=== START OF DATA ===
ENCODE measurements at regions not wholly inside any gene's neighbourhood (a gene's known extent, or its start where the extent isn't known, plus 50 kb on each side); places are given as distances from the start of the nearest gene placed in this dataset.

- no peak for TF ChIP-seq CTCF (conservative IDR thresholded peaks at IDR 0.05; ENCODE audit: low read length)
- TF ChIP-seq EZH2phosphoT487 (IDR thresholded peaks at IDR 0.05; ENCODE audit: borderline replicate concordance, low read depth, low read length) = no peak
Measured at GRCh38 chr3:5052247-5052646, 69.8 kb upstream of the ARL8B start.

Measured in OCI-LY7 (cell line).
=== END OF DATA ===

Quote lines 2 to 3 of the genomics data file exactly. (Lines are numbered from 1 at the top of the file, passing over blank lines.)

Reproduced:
- no peak for TF ChIP-seq CTCF (conservative IDR thresholded peaks at IDR 0.05; ENCODE audit: low read length)
- TF ChIP-seq EZH2phosphoT487 (IDR thresholded peaks at IDR 0.05; ENCODE audit: borderline replicate concordance, low read depth, low read length) = no peak